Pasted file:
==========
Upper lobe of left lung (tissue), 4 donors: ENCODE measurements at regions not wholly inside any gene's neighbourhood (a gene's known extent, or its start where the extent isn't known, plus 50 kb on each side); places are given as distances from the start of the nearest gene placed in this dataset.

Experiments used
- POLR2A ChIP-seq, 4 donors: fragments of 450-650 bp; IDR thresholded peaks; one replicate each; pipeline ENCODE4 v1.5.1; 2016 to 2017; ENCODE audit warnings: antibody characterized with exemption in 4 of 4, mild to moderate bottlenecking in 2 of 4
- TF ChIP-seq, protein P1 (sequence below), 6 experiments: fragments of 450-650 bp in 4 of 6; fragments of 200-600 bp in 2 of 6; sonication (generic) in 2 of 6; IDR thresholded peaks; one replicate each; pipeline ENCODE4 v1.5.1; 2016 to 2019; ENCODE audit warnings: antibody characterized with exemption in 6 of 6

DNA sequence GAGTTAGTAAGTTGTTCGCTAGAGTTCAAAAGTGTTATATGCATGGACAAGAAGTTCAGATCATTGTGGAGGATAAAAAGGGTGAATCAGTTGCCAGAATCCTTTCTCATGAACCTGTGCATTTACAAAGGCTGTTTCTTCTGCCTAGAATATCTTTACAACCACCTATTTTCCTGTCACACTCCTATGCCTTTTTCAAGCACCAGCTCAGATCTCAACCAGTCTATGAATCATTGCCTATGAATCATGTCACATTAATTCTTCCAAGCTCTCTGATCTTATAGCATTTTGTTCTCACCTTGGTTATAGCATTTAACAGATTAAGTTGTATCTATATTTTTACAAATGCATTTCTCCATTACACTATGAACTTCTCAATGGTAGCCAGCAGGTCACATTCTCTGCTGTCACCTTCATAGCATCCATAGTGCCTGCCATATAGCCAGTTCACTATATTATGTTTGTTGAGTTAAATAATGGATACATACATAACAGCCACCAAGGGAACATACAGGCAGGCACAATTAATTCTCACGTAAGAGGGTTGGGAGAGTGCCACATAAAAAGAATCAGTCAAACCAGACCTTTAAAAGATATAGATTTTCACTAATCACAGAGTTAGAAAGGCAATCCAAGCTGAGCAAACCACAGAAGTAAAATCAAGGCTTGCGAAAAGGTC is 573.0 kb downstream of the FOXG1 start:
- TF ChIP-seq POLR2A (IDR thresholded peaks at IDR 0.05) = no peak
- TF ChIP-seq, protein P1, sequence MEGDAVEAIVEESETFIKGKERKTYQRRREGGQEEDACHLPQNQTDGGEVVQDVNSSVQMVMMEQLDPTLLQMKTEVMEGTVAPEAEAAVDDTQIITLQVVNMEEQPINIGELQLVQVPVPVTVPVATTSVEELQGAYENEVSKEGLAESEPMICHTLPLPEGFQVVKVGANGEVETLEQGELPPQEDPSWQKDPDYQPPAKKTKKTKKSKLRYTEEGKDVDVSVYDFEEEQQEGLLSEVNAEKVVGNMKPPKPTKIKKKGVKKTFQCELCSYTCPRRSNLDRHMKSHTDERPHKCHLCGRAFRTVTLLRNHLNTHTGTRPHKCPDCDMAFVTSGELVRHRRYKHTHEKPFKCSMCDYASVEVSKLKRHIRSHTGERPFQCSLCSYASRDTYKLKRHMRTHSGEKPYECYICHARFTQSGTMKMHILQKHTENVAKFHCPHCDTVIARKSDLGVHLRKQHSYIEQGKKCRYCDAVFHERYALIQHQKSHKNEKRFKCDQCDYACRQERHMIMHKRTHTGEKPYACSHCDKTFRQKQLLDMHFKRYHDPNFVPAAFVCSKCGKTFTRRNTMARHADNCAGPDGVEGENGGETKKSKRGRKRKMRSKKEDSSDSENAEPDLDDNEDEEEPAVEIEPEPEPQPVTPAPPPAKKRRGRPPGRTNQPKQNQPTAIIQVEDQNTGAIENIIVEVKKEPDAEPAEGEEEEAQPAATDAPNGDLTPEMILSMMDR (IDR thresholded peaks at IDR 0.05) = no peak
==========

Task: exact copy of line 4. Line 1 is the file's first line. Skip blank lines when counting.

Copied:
- TF ChIP-seq, protein P1 (sequence below), 6 experiments: fragments of 450-650 bp in 4 of 6; fragments of 200-600 bp in 2 of 6; sonication (generic) in 2 of 6; IDR thresholded peaks; one replicate each; pipeline ENCODE4 v1.5.1; 2016 to 2019; ENCODE audit warnings: antibody characterized with exemption in 6 of 6